Access to Electricity in Rural India Tradeoffs and Interventions for Meaningful Electrification
In order to distinguish essays and pre-prints from academic theses, we have a separate category. These are often much longer text based documents than a paper.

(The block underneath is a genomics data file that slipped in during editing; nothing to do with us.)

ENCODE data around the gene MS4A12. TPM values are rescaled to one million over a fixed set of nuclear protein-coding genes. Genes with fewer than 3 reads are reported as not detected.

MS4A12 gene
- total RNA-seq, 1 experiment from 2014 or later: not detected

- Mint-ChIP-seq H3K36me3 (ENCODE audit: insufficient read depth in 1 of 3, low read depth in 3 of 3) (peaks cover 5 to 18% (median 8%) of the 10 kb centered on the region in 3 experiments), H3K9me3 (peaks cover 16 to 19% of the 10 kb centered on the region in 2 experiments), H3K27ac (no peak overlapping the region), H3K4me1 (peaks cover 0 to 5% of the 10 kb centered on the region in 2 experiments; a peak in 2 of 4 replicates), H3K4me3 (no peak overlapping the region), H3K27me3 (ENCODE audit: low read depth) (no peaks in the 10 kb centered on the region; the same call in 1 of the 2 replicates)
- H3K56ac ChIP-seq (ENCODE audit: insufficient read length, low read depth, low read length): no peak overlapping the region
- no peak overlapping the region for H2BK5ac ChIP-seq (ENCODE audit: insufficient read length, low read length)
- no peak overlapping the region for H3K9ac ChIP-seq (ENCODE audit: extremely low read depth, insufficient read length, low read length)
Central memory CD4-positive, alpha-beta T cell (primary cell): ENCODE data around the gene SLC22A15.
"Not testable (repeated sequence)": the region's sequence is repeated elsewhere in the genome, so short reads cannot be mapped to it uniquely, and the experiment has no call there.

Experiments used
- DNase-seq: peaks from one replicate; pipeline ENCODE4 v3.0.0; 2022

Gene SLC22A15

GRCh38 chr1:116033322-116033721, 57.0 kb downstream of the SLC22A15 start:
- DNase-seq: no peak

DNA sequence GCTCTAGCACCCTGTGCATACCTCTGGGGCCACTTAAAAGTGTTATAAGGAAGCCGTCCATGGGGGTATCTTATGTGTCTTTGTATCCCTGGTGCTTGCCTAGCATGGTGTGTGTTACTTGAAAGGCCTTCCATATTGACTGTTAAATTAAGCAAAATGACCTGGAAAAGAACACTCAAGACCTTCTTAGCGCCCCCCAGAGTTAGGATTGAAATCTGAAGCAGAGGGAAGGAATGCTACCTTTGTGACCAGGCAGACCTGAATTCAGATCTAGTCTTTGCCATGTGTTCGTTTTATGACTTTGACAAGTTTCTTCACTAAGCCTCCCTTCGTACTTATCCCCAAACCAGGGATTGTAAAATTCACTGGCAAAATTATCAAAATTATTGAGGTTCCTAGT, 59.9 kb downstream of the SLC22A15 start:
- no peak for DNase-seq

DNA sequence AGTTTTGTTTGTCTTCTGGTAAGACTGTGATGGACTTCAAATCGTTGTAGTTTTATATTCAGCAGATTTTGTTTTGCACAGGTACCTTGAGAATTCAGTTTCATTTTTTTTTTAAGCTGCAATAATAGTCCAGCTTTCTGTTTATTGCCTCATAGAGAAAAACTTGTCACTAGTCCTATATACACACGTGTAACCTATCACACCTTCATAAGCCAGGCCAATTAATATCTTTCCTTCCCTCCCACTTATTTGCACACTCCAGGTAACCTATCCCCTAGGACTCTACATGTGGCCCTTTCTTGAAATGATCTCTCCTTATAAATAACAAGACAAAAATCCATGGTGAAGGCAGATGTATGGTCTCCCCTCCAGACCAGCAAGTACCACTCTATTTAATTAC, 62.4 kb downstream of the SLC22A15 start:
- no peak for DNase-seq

This thesis investigates the engineering economics of interventions to reduce consumer inconvenience due to unreliable electricity supply in rural India. The work introduces and applies a novel approach to estimate interruption costs as loss in consumer surplus due to restricted consumption of electricity services. Chapter 2 reports an assessment that compares grid extension with distributed generation (DG) alternatives, based on the subsidies they will necessitate, and costs of service interruptions that are appropriate in the rural Indian context. Despite the inclusion of interruption costs, standalone DG does not appear to be competitive with grid extension at distances of less than 17 km. However, backing up unreliable grid service with local DG plants is attractive when reliability is very poor, even in previously electrified villages. Introduction of energy efficient lighting changes these economics, and the threshold for acceptable grid unreliability significantly reduces. Chapter 3 analyzes supply rostering (alternatively, “load shedding”) in metropolitan, small town and rural feeders in and around Bangalore city. The inequity in load shedding is analyzed through transfers due to differential tariffs between the urban and rural residential consumers, and the relief provided to BESCOM, through avoided procurement of additional supply from generators, because rural and small town feeders are load shed higher than Bangalore city. The values of the load shedding transfers are estimated to be in the range of Rs. 120-380/consumer-year from the rural consumers, and Rs. 220- 370/consumer-year from the small town consumers. The metropolitan consumers are found to be net beneficiaries. The viability of using smart meters to provide current limited but uninterrupted supply is investigated as one alternative to outright blackouts. Chapter 4 develops a broader theoretical framework that can be used to model consumer demand for electricity services with unreliable supply and adaptation. Demand for energy ‘services’ is modeled by incorporating time of use, duration and deferability. Supply reliability is disaggregated into its constituent dimensions– mean and variance of supply availability in times of high demand, and supply predictability, and their respective impacts on consumer welfare are discussed. Primary data collected from Karnataka inform the discussion, especially with backup adoption. New consumer-oriented reliability indices are proposed.